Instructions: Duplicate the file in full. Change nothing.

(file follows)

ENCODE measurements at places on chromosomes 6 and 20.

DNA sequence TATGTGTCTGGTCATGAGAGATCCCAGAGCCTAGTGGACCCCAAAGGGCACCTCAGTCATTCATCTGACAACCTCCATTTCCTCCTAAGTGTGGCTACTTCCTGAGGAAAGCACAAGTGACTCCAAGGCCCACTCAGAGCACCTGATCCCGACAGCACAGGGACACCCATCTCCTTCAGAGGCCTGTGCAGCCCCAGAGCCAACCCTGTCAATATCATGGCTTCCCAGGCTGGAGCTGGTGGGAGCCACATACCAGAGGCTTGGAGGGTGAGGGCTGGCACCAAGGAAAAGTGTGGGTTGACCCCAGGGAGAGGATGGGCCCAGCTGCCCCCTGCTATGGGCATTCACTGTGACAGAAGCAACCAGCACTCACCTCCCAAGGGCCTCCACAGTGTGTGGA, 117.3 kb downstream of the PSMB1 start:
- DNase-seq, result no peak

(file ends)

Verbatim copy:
ENCODE measurements at places on chromosomes 6 and 20.

DNA sequence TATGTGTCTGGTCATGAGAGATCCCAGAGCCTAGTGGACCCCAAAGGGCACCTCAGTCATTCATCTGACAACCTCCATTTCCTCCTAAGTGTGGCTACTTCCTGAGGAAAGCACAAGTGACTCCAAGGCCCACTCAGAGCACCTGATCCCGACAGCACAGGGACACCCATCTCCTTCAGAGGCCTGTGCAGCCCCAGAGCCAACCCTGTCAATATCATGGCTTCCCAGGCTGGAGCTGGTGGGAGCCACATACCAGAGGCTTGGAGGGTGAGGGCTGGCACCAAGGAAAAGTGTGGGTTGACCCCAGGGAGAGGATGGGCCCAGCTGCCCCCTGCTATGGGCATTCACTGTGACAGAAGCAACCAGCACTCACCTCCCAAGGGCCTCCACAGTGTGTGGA, 117.3 kb downstream of the PSMB1 start:
- DNase-seq, result no peak